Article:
Absolutely. Those guys get disclosed really early, because they’re really important to the platform. In particular, having them on board, and considering what they mean to the developers and the games they can make is really important. Collaboration with those tool companies is hugely important.
But you’ve also got to think of the consumer, and what PlayStation 4 offers is really quite broad and complex. And yet ‘simplicity’ is meant to be part of the core philosophy of the machine’s design. How have you balanced giving developers what they want with giving the consumer a complete, unified system that really is simple?
While all of this has been developer inspired, and whilst, when you drill down into the tech and the new feature set it can appear that it has a lot going on, from a consumer perspective, I think it was key that the experience we were going to provide would be simple and immediate. So most things should be a one button ‘click’ away, and it should be immediate in the way you can resume gameplay, and immediate in the sense that, not only is there background downloading, but play as you’re downloading.
So, all those aspects have to come into our thinking of what the consumer experience will be. We really have made it simple and immediate for them through lots of careful thought.
And the team has introduced the share button to the controller. Why is that something especially significant in a modern console?
What’s important is giving all our gamers and those consumers lots of choice in doing things that lots of people like to do. Since we launched the PlayStation 3 the landscape out there has changed unbelievably. Now people are playing games on many different devices and interacting with social networks at the same time, and they’re using connectivity in so many different ways.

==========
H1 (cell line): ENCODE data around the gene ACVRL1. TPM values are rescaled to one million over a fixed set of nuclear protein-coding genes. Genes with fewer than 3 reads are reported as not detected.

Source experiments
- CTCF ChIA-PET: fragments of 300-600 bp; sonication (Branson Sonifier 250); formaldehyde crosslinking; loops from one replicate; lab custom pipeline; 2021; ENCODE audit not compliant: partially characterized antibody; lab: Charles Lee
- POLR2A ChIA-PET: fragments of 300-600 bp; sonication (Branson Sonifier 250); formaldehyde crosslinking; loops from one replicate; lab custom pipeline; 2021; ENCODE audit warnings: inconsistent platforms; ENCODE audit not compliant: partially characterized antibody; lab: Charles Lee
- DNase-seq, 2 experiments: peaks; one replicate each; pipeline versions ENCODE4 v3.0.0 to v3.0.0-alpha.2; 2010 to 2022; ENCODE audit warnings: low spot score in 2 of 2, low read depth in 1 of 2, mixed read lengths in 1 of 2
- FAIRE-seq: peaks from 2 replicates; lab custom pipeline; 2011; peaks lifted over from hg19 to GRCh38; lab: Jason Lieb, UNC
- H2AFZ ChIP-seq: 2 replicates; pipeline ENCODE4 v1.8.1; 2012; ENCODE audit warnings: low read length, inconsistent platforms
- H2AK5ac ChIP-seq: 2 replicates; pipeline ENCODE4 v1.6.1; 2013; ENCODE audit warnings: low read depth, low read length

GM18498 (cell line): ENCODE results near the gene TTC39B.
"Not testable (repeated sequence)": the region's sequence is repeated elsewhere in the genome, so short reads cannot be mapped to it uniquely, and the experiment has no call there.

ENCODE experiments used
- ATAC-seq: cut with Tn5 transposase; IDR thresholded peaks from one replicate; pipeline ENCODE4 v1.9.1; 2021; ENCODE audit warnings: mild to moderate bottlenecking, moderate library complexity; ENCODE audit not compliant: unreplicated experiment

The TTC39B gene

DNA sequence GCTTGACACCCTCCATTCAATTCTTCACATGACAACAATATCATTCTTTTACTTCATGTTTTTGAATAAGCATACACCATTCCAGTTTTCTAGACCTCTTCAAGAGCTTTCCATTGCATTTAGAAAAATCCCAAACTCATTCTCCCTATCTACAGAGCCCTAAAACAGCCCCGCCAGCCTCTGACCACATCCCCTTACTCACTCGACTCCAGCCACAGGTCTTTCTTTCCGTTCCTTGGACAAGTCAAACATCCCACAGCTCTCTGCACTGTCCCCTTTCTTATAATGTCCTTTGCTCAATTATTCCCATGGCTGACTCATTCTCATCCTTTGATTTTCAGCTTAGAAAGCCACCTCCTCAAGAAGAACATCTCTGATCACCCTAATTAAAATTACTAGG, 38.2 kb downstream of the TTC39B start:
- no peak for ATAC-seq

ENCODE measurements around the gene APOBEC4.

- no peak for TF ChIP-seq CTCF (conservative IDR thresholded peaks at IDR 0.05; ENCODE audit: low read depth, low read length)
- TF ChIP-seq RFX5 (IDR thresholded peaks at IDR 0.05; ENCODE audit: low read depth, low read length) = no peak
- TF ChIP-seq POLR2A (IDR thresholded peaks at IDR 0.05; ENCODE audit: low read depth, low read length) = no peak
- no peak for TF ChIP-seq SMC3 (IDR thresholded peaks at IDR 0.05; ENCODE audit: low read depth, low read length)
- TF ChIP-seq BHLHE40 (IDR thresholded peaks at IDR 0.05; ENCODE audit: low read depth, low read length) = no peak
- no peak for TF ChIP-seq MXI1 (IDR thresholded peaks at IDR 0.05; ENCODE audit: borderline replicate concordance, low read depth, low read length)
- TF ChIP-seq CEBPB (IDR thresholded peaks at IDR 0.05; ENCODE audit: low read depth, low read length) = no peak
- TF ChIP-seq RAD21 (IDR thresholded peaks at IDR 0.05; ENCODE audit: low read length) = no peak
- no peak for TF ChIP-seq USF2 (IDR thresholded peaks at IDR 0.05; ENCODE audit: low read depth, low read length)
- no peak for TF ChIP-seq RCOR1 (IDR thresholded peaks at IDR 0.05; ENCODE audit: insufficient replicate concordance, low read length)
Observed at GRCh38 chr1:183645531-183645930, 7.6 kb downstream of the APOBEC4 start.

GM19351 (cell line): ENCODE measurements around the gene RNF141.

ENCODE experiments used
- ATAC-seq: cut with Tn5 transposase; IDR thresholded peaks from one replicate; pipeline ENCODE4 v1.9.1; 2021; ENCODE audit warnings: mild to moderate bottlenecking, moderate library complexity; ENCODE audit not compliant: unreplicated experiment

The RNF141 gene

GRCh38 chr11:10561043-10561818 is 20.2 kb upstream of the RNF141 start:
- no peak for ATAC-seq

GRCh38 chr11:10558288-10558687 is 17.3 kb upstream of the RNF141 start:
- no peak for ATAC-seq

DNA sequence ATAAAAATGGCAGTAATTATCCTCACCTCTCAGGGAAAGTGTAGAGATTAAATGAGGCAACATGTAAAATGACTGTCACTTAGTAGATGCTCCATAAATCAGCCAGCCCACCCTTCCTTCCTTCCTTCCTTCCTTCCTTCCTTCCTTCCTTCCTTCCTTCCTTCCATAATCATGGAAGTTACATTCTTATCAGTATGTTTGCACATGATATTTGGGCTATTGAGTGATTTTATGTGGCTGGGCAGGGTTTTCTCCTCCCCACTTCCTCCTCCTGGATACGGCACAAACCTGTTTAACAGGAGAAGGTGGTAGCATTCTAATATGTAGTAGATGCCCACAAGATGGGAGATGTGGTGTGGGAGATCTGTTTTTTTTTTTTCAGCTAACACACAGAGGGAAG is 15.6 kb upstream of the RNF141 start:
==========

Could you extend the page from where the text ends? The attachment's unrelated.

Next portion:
We do know people love to share; gamers love to show off. That meant the ‘share’ button seemed a natural thing, and again, in collaboration with developers as well. It was something that came up many times.
What about the impact of the cloud? What’s the opportunity for game developers there?
Well, I see it more as an opportunity for the consumers. Again, there we have an extra aspect in terms of how consumers can enjoy the experience of PlayStation 4 and its content. Cloud gaming is an exciting technology. One application of it David Perry talked about on stage was remote play, and the long-term vision for that. I think it’s incumbent on us that we have the technology in the right place so gamers can enjoy the PlayStation 4 to the full, and that includes the cloud.
And the PlayStation 4 can learn about the player. That’s pretty fascinating, but why is it important?
Again, this is about how things have moved on, and what gamers and people that consume entertainment are becoming used to - recommendations and so on. So to have built into the system the idea of personalisation that can predict what sort of games you want, and can serve to you in the future more of what you want and make it feel like it knows your preferences; I just think it’s something that is going to become – if not an expectation – then certainly a very cool feature.
Finally, do you have a message for developers interested in the PS4?
Yes. PlayStation 4 will be the ultimate platform to develop on. If you want to throw off the shackle that technology has sometimes placed on you in the past and just get into creative freedom, this is the platform for you.